That is why you pass the the whole X,y in The Sklearn's learning curve, and it returns the tuple containing train_sizes, train_scores, test_scores. As far as I understood, it does a nested validation cross-validation. It basically takes the whole X,y, and split into train/test (keeping the test data strictly independent and fix in size), depending on how you pass the cv parameter, and keep increasing the training size and record the performance scores for plotting the learning curve. This ensures a proper measure of the optimal model's performance.

Concerning your Update 1: Having just discussed the details, then your Update 1 example scenario would be wrong. We train a model (no matter how), and would like to evaluate its performance on a hold-out dataset. If you change your hold-out dataset, you wouldn't know whether changing the training size led to the change in test score or the variability of the hold-out dataset itself!

Concerning your Update 2: This is exactly what we have been discussing so far. No matter what train_size is, the test_size would remain 1914, as long as the same cv method is used.

Example: To further clarify let's imagine we have the following scenario:

train_sizes = [1, 50, 100, 200, 400, 600]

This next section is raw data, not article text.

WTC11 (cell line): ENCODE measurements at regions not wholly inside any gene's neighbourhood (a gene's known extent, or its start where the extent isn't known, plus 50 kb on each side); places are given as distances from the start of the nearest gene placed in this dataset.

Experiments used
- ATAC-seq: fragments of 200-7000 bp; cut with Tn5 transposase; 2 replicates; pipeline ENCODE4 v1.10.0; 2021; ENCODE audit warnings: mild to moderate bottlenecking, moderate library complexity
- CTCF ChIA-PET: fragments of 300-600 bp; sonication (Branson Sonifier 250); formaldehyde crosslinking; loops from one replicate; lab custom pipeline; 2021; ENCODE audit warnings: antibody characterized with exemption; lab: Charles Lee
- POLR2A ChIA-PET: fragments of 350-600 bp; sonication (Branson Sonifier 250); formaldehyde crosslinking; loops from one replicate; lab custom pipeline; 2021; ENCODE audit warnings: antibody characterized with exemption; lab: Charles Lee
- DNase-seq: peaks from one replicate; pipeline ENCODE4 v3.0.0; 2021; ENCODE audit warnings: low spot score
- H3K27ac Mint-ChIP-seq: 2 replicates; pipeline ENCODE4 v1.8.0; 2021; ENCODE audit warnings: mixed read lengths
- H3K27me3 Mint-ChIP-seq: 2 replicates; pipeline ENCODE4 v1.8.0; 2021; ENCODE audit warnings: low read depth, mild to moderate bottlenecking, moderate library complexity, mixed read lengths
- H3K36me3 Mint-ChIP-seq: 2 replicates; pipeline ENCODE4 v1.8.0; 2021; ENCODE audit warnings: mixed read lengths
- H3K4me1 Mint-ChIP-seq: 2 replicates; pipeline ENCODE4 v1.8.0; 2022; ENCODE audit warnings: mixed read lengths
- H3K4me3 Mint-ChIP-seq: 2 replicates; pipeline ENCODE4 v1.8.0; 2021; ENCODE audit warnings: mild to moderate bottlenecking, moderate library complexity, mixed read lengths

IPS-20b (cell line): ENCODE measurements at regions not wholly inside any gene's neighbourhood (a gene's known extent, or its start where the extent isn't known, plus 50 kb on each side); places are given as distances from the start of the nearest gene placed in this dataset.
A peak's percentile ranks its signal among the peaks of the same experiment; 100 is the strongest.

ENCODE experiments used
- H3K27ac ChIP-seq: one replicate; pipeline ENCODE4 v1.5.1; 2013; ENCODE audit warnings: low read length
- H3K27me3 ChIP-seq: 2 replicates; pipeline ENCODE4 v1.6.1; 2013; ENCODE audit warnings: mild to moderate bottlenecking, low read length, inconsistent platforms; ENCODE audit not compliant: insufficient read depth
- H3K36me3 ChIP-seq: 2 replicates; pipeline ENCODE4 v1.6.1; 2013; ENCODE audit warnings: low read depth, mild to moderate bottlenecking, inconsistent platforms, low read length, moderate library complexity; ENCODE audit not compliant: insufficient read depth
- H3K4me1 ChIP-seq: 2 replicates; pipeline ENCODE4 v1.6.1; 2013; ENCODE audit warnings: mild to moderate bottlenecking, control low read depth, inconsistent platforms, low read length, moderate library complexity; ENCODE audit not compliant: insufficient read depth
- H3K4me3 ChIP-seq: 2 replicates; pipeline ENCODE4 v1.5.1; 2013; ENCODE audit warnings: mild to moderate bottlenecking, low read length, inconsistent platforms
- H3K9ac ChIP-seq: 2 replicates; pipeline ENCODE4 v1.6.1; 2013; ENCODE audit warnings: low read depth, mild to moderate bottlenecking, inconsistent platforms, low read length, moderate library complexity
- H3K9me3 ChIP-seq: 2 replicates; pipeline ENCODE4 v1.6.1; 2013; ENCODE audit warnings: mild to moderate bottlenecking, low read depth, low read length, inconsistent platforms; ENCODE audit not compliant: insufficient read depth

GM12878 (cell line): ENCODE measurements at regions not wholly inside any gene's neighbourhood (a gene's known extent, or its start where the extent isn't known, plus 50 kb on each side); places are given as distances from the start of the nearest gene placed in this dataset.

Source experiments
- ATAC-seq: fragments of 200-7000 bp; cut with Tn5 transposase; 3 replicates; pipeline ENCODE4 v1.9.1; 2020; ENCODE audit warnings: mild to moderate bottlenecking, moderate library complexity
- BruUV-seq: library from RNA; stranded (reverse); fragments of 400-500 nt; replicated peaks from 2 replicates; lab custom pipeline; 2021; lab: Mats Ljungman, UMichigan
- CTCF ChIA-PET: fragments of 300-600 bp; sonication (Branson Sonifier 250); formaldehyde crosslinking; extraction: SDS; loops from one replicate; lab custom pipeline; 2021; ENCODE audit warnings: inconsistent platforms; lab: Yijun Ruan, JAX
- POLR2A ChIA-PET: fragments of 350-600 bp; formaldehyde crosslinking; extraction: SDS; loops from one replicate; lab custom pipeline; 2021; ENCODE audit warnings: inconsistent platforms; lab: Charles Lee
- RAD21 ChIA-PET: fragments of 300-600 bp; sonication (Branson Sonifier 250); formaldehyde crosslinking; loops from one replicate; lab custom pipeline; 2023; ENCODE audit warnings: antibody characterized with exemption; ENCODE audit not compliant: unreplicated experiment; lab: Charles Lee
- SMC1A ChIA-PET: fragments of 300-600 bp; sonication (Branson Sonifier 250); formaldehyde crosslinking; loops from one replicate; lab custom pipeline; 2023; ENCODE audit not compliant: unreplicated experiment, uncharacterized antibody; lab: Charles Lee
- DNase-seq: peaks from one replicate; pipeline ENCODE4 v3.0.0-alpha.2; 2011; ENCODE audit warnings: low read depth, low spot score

# X.shape: (1000, 5)
# len(train_sizes)=6

If we were to use the following settings in learning_curve class in sklearn:

cv = ShuffleSplit(n_splits=10, test_size=0.2, random_state=0)
learning_curve(estimator, X, y, cv=cv, n_jobs=n_jobs, train_sizes=train_sizes)

The learning_curve returns the train_sizes, train_scores, test_scores for six points as we have 6 train_sizes. And for these points the train_sizes and test_size would look like this:

  • Point 1: train_size: 1, test_size:200
  • Point 2: train_size: 50, test_size:200
  • Point 3: train_size: 100, test_size:200
  • Point 4: train_size: 200, test_size:200
  • Point 5: train_size: 400, test_size:200
  • Point 6: train_size: 600, test_size:200

I think train_sizes are clear (taken from the list we provided). The test_size remains fixed, and it is decided because we chose test_size=0.2 in the cv (recall that we have had 1000 data points, so 20% of it would be -> 1000 * 0.2 = 200), and it has nothing to do with our train_sizes!! This is the hold-out set that we keep fixed during this experiment. Hope this last example clarifies it altogether. ;-)

I would still keep that blogpost here as reference for others.

  • Thanks for the blog. I had already read about it while exploring learning_curve. From the blog it was not clear that in general we should pass X_train or X. In the blog I guess entire X is passed. – Rookie_123 Dec 4 at 5:15
  • My concern was one of the aim of learning_curve is to decide what our train size should be. But if we already are passing entire dataset instead of X_train then we wont have any data to increase the size of X_train( if required) – Rookie_123 Dec 4 at 5:16
  • Can you please look into the updates of the question and try to answer. These were the basic doubts I had at first place when I read that blog. Please try to answer them – Rookie_123 Dec 4 at 5:47
  • 1
    No problem. Happy to help. Yes the last three comments are correct and your understadning is now correct. You finally digested the idea of learning curve. :-D – Majid Mortazavi Dec 4 at 18:32
  • 1
    All because of your effort :D – Rookie_123 Dec 5 at 5:15